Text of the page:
The Economist Evaluates: Obama on Christianity’s history of Violence ,Charlie Hebdo and the limits of ‘Free Speech’, and The Self-Pity of Jonathan Chait , a comment by Political Observer

E.W. is author of the rambling essay titled Anxious Sensitivity under the rubric of Political Correctness, in which she/he engages in an evaluation of events, opinions, comments, that share a perceived common theme, expressed in that rubric and title. Here  is the ‘offending’ passage in the President’s address that has provoked the rhetorical animus of Christian Apologists:

Humanity has been grappling with these questions throughout human history.  And lest we get on our high horse and think this is unique to some other place, remember that during the Crusades and the Inquisition, people committed terrible deeds in the name of Christ.  In our home country, slavery and Jim Crow all too often was justified in the name of Christ.

If this recitation of historical fact makes Christian apologists ‘uncomfortable’, they are uncomfortable with the facts of their own history, or simply, in their response to this historical precis, confronting their own spiritual/historical hubris?

After all ‘Faith’ is the triumph of ‘revelation’ over fact, the empirical: Kierkegaard’s Knight of Faith in Fear and Trembling experiences the ‘absurdity’ of faith as it’s proof: Soren reveled in and rebuked the Hegelian dialectic in equal measure i.e. he embraced the inherent schizophrenia of the Christian Mystery!

Here is what the Christian Apologist’s ignore, because it is politically inconvenient to their agenda, in President’s address:

So this is not unique to one group or one religion.  There is a tendency in us, a sinful tendency that can pervert and distort our faith.  In today’s world, when hate groups have their own Twitter accounts and bigotry can fester in hidden places in cyberspace, it can be even harder to counteract such intolerance. But God compels us to try.  And in this mission, I believe there are a few principles that can guide us, particularly those of us who profess to believe.

And, first, we should start with some basic humility.  I believe that the starting point of faith is some doubt — not being so full of yourself and so confident that you are right and that God speaks only to us, and doesn’t speak to others, that God only cares about us and doesn’t care about others, that somehow we alone are in possession of the truth.

Our job is not to ask that God respond to our notion of truth — our job is to be true to Him, His word, and His commandments.  And we should assume humbly that we’re confused and don’t always know what we’re doing and we’re staggering and stumbling towards Him, and have some humility in that process.  And that means we have to speak up against those who would misuse His name to justify oppression, or violence, or hatred with that fierce certainty.  No God condones terror.  No grievance justifies the taking of innocent lives, or the oppression of those who are weaker or fewer in number.

And so, as people of faith, we are summoned to push back against those who try to distort our religion — any religion — for their own nihilistic ends.  And here at home and around the world, we will constantly reaffirm that fundamental freedom — freedom of religion — the right to practice our faith how we choose, to change our faith if we choose, to practice no faith at all if we choose, and to do so free of persecution and fear and discrimination.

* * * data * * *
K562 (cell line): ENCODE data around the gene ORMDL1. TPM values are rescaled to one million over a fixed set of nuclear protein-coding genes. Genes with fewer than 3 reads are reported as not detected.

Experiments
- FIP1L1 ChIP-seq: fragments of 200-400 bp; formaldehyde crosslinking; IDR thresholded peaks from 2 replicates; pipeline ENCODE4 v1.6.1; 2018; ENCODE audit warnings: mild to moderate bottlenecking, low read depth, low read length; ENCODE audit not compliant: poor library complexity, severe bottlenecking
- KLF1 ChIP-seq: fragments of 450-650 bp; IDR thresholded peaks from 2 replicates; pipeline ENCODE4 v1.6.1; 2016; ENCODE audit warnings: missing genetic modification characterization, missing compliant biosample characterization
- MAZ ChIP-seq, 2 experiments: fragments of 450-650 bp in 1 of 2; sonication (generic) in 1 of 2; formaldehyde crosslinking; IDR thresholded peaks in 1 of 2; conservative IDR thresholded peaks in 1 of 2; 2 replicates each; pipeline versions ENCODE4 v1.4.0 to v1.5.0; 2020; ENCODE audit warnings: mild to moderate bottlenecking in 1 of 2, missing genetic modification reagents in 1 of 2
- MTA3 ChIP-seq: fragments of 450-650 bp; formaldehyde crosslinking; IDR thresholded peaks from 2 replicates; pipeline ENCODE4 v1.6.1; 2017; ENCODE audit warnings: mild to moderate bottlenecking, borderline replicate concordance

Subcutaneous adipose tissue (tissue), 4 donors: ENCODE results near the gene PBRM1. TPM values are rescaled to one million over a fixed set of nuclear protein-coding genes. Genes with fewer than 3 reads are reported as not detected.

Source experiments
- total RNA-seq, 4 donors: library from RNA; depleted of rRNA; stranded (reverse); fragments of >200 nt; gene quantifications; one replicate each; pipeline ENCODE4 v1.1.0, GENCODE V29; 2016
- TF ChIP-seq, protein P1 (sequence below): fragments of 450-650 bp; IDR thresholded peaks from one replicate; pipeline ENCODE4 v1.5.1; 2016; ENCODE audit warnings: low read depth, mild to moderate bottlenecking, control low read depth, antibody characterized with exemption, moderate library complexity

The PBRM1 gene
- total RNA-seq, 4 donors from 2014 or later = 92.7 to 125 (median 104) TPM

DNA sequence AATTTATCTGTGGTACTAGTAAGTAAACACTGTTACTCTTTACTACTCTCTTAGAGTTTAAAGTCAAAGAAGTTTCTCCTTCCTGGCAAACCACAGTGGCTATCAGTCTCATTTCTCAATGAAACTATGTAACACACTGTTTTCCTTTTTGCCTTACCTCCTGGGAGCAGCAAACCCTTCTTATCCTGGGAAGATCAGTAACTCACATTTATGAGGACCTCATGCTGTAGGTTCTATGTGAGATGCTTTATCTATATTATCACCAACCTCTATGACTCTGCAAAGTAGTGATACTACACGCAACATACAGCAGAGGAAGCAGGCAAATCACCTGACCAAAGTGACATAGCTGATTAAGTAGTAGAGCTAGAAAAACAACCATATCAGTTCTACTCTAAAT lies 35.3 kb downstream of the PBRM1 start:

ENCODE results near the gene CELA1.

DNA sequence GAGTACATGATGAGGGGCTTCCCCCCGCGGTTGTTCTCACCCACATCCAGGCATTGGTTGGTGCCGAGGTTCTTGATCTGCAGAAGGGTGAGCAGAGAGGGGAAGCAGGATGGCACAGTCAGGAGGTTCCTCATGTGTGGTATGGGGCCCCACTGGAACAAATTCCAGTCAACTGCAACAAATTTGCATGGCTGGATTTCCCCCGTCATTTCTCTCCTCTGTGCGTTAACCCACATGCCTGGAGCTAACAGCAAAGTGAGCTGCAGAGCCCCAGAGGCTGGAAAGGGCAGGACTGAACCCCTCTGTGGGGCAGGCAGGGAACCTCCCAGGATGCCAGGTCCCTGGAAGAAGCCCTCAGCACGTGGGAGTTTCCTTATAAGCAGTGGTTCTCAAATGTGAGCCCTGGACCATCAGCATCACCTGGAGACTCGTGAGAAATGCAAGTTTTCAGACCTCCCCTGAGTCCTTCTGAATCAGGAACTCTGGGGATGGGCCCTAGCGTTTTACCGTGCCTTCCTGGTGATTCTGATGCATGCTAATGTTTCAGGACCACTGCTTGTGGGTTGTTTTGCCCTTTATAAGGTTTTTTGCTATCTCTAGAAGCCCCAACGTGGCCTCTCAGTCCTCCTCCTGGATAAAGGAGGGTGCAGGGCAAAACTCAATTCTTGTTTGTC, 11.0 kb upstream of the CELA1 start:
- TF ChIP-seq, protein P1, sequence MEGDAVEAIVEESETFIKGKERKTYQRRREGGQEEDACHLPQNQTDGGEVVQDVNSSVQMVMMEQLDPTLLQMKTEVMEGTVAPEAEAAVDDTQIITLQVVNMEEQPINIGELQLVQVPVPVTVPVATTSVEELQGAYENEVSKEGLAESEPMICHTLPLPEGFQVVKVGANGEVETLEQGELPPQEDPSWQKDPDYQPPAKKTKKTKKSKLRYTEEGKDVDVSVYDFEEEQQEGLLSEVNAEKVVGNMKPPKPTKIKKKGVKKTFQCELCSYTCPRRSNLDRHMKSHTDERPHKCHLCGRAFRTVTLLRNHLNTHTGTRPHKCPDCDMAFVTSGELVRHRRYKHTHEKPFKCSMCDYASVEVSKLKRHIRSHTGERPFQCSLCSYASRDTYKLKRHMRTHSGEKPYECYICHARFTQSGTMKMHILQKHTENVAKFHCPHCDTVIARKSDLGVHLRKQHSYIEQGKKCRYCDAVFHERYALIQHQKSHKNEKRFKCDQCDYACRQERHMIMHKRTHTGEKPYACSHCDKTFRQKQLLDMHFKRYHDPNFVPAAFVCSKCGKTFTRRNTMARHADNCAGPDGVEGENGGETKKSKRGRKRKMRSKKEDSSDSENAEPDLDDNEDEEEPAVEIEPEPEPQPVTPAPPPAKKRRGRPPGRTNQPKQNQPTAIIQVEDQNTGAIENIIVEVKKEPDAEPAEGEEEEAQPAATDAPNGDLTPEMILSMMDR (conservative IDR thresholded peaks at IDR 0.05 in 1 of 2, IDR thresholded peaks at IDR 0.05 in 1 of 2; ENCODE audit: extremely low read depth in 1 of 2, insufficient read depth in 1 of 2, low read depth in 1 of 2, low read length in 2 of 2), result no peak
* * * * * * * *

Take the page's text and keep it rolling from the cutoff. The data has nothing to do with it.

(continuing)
On the question of Charlie Hebdo: it is a publication of a politically exploitable Islamophobia as a function of a retrograde Colonial apologetics, and about the complete failure at integrating the immigrants from colonies into French civic life, the 2005 riots in the banlieues being utterly indicative. Holding the Prophet up to unrelenting ridicule was/is a cowardly attack on the whole of that population. Hebdo’s main target was the Prophet and by implication the entire immigrant community.

And on the question of Charlie Hebdo’s proffered relation to the Enlightenment, one need only read Voltaire’s Philosophical Dictionary to see the various rhetorical modes of irony as practiced by the paradigmatic figure of the French Enlightenment. Even in his scandalous, even vulgar La Pucelle d’Orléans took place within the evolving Deist tradition.

On the question of Jonathan Chait’s New York Magazine self-serving revival of Mr. Dinesh D’Souza thesis, presented in Illiberal Education, see Glenn Greenwald’s essay that provides a readable, enlightened  criticism of Mr. Chait’s exercise in self-justification. Not to speak of his un-becombing self-pity, heavily garnished with the kind of horror stories that made Mr. D’Souza’s potboiler a best seller.  Be forewarned, Mr. Chait’s essay is the purest form of hysteria mongering, and as such requires your patience and forbearance.

Political Observer

About stephenkmacksd

Rootless cosmopolitan,down at heels intellectual;would be writer. 'Polemic is a discourse of conflict, whose effect depends on a delicate balance between the requirements of truth and the enticements of anger, the duty to argue and the zest to inflame. Its rhetoric allows, even enforces, a certain figurative licence. Like epitaphs in Johnson’s adage, it is not under oath.'
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1 Response to The Economist Evaluates: Obama on Christianity’s history of Violence ,Charlie Hebdo and the limits of ‘Free Speech’, and The Self-Pity of Jonathan Chait , a comment by Political Observer

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